When he looks back on his playing days, McSpadden doesn’t view the negatives. He treasures the original Topps Bubblegum Company baseball card he bought from eBay several years back, and the bright memories of hope, fellow players, and love of the game it represents.
“I’m so grateful that I was given an avenue to explore my love of baseball,” he said. “I’ve been blessed with being able to stay in a game that I fell in love with as a kid. That’s not something that happens for a lot of people. I owe everything good that has happened along the way to the good Lord, parents, friends, coaches I played for, coaches I have coached with, players that I played with and players that I have coached, friends, and of course, my family. And, I’m thankful for all who have taken a chance on me, SEMO University, the Liberal Bee Jays, the San Diego Padres, and for the last 37 years, Seward County Community College and the Liberal, Kansas community.”
Back in Debbie’s hometown, changes in the athletic department of the then-fledgling junior college, not yet 10 years old, had created a vacancy on the coaching staff. Her mother made sure the McSpaddens learned of the opportunity.
“I was familiar with Seward County, having played two plus summers as a Bee Jay, and when I learned of the opening, I decided to throw my hat in the ring,” McSpadden said. The last applicant allowed, “Dr. Hooper and the board took a chance on me. I’ll always appreciate that.”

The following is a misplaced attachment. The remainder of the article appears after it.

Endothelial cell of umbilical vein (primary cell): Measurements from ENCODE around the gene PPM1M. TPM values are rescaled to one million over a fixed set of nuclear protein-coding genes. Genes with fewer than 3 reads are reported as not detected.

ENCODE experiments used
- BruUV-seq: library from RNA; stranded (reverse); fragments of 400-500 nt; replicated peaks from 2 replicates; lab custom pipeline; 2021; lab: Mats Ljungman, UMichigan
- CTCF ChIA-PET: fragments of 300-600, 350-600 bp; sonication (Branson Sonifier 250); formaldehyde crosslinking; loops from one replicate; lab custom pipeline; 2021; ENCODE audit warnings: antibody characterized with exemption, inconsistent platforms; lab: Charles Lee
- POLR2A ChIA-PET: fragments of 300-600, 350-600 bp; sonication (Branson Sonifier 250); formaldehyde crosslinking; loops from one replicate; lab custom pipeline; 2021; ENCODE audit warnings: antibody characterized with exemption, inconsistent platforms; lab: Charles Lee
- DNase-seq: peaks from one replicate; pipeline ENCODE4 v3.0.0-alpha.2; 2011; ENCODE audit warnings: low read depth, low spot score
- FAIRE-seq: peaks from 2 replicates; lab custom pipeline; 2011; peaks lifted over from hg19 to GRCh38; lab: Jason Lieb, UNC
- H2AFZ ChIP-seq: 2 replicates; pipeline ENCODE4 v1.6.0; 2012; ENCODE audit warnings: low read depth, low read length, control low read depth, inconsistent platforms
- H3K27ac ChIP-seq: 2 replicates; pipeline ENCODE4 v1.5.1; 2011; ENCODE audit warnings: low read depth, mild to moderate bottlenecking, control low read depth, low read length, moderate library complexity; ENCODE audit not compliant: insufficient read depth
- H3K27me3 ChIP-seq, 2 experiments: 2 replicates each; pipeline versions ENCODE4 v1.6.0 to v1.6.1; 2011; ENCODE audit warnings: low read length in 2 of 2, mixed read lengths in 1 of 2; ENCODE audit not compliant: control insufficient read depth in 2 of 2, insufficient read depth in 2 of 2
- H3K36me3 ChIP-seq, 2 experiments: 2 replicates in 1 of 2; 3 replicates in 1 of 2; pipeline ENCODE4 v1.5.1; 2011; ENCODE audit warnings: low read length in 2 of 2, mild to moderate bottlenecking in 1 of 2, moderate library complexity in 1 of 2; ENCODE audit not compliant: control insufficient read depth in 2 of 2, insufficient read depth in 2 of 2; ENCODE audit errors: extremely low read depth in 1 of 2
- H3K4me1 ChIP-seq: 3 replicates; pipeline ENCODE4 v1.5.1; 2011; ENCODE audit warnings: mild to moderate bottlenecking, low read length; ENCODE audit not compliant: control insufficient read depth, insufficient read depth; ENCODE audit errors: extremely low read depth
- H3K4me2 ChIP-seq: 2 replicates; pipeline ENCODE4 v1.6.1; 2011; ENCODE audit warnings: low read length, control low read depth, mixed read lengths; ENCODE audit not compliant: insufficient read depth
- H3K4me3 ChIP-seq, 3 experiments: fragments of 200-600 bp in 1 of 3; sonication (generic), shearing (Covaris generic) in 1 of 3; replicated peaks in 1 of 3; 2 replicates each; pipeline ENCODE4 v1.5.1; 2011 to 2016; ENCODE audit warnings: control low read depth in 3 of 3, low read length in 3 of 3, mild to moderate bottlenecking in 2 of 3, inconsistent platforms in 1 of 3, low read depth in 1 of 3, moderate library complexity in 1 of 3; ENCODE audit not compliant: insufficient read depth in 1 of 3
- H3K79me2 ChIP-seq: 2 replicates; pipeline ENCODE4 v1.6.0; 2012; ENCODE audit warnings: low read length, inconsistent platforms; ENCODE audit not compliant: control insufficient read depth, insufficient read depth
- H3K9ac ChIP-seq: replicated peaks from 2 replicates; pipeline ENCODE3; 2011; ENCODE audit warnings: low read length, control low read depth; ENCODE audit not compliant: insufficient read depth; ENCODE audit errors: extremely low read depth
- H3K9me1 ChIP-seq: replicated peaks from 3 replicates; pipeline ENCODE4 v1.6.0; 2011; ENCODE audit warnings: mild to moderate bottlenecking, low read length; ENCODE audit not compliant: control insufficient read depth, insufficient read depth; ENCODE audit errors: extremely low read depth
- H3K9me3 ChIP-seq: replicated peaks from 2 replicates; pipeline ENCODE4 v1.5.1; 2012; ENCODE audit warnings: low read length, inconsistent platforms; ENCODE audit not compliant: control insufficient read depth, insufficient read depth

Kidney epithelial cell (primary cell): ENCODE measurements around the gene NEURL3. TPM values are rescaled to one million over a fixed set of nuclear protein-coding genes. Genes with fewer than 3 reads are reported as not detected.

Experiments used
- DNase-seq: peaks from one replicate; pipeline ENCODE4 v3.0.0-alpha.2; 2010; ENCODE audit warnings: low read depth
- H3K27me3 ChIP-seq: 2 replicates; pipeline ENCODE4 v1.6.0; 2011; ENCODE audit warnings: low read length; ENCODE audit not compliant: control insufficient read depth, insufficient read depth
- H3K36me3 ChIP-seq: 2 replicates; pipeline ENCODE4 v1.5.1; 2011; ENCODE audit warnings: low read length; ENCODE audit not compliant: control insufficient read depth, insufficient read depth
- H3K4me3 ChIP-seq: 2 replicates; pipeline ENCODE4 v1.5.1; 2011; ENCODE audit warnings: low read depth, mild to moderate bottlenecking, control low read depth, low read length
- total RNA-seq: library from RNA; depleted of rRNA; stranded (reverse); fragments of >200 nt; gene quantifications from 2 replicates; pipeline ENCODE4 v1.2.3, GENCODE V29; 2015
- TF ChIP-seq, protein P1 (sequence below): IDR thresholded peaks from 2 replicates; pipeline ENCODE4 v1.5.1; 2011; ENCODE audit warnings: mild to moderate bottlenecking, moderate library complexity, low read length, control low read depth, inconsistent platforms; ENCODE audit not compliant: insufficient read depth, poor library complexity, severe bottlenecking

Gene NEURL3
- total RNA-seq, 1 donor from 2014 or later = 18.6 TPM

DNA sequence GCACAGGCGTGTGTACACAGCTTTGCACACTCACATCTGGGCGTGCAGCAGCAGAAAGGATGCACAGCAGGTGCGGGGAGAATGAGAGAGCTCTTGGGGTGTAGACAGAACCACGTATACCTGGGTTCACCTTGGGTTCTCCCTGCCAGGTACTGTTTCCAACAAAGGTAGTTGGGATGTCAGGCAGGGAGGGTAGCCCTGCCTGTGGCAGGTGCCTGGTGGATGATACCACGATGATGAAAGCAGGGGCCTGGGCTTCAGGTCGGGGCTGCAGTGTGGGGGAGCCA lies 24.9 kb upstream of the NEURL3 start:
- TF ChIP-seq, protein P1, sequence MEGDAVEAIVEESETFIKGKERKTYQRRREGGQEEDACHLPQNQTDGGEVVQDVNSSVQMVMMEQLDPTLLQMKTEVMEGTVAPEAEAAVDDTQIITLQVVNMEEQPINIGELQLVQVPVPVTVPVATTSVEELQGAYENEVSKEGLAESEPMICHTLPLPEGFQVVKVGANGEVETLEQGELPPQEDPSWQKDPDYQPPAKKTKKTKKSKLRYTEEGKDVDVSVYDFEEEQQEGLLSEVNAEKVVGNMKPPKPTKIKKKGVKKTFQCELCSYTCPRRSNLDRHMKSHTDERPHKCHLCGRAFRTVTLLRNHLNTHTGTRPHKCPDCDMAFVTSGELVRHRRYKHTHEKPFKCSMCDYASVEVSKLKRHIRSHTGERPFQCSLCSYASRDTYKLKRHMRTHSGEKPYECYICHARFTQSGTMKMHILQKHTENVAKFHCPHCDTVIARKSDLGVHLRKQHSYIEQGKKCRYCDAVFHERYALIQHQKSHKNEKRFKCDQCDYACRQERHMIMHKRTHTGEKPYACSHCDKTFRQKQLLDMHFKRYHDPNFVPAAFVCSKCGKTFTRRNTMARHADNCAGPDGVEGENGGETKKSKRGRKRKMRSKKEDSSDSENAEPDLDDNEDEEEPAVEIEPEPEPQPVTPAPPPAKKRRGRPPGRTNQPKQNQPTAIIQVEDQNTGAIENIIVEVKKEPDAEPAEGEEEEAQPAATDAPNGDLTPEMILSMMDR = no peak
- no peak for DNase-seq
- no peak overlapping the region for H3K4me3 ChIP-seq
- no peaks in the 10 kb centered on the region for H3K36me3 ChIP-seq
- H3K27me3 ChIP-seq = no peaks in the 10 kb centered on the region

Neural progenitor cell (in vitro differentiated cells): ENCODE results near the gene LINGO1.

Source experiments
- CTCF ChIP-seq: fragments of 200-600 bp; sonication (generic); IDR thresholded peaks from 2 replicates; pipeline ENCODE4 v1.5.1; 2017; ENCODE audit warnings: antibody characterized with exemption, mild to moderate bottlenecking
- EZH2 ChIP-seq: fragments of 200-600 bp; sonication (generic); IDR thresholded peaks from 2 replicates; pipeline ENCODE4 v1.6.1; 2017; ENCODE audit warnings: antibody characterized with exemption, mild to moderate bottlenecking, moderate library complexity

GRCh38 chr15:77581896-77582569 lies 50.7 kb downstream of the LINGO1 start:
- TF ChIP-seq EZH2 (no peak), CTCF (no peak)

Galen, Debbie, and their newborn daughter Kelli moved into dormitory housing to serve as resident directors. As the years at SCCC passed, the McSpaddens moved to a place of their own. The family grew with the birth of a son, Josh.
Then, despite his busy coaching schedule McSpadden was presented with another unexpected opportunity.
“Dr. James Hooper took an even bigger chance on me when he talked me into taking the athletic director position that opened up in the middle of the year,” he said. “He literally had to talk me into it, because I liked coaching and I knew it wouldn’t be easy to do both things.”
He wasn’t wrong, but McSpadden proved up to the challenge.
“My goal when I took over was to create an athletic department that was competitive, respected, and would represent this community at state, region and national levels as well to wallpaper that gym with banners, and gosh, we’ve come close,” he said.
These days, he enjoys being able to savor the many academic and athletic achievements that are represented by those banners.